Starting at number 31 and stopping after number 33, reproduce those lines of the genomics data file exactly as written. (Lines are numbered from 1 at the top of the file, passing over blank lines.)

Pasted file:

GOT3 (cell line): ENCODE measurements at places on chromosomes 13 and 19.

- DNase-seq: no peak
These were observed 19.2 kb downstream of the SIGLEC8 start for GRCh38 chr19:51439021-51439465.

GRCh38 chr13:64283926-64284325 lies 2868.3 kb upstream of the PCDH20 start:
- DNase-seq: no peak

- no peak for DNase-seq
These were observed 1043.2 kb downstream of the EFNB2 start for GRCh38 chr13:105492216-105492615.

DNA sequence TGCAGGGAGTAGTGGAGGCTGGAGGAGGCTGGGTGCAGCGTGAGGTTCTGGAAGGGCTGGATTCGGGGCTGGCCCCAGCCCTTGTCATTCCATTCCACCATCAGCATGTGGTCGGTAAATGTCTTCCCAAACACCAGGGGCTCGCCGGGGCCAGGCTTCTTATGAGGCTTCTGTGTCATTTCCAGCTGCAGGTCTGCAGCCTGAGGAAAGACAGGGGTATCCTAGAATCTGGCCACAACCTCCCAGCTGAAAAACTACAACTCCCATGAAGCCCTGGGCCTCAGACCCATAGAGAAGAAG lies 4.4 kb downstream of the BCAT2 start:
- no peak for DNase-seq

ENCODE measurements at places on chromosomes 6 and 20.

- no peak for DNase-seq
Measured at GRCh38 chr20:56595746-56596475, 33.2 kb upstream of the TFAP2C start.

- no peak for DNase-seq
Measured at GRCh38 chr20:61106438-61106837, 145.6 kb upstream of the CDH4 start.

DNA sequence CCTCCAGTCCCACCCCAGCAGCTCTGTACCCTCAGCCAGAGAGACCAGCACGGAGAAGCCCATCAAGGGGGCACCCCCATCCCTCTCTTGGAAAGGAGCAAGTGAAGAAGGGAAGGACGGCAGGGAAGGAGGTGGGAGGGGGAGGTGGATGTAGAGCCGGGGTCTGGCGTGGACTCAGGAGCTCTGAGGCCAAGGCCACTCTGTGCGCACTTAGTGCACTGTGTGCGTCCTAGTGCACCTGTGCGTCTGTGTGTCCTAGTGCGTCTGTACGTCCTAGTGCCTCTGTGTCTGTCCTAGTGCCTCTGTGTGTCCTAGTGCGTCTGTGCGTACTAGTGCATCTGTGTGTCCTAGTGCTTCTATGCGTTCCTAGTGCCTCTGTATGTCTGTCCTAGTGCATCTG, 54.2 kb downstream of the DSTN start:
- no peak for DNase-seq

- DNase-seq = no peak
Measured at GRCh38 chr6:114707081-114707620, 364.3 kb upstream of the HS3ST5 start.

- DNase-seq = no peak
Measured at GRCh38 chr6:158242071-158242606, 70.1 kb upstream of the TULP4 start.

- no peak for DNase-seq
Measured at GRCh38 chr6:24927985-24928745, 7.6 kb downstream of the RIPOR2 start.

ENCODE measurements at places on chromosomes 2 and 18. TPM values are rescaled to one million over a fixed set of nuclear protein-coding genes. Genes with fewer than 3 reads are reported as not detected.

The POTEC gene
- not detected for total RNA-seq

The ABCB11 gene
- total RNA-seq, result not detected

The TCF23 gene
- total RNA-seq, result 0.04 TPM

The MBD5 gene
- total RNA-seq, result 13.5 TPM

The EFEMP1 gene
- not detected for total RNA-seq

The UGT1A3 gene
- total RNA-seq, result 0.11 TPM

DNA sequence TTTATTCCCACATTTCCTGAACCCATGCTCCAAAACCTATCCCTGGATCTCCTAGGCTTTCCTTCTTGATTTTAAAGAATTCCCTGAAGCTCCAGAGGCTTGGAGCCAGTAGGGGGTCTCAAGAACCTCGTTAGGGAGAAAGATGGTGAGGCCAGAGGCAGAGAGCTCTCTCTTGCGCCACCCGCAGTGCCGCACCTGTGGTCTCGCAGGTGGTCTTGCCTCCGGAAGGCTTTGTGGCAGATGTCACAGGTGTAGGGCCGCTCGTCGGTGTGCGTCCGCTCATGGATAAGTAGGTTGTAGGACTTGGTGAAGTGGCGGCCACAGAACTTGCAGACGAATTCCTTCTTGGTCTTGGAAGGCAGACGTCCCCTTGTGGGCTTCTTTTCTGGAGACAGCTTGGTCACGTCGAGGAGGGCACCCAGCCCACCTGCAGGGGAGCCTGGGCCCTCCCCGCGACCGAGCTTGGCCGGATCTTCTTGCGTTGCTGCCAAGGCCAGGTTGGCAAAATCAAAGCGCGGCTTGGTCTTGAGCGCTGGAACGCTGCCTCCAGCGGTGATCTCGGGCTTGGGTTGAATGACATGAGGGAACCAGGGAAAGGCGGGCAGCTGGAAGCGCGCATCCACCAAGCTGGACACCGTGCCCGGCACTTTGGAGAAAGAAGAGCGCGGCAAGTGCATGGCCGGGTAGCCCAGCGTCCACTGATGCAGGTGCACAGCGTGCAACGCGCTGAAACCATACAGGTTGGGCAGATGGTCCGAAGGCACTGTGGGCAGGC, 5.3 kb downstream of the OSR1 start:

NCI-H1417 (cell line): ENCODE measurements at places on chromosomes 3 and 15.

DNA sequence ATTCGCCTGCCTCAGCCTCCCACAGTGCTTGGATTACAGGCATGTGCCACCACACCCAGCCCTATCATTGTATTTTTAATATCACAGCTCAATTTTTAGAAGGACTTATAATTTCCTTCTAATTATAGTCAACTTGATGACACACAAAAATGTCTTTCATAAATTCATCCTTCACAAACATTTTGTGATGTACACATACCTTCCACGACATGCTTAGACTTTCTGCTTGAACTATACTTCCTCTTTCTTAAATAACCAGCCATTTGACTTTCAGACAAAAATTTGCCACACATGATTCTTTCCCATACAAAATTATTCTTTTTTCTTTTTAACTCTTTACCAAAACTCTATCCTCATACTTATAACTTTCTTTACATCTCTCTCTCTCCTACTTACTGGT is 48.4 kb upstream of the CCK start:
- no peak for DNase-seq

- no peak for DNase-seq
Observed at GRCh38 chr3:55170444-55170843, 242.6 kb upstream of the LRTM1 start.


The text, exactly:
- total RNA-seq, result 13.5 TPM

The EFEMP1 gene
- not detected for total RNA-seq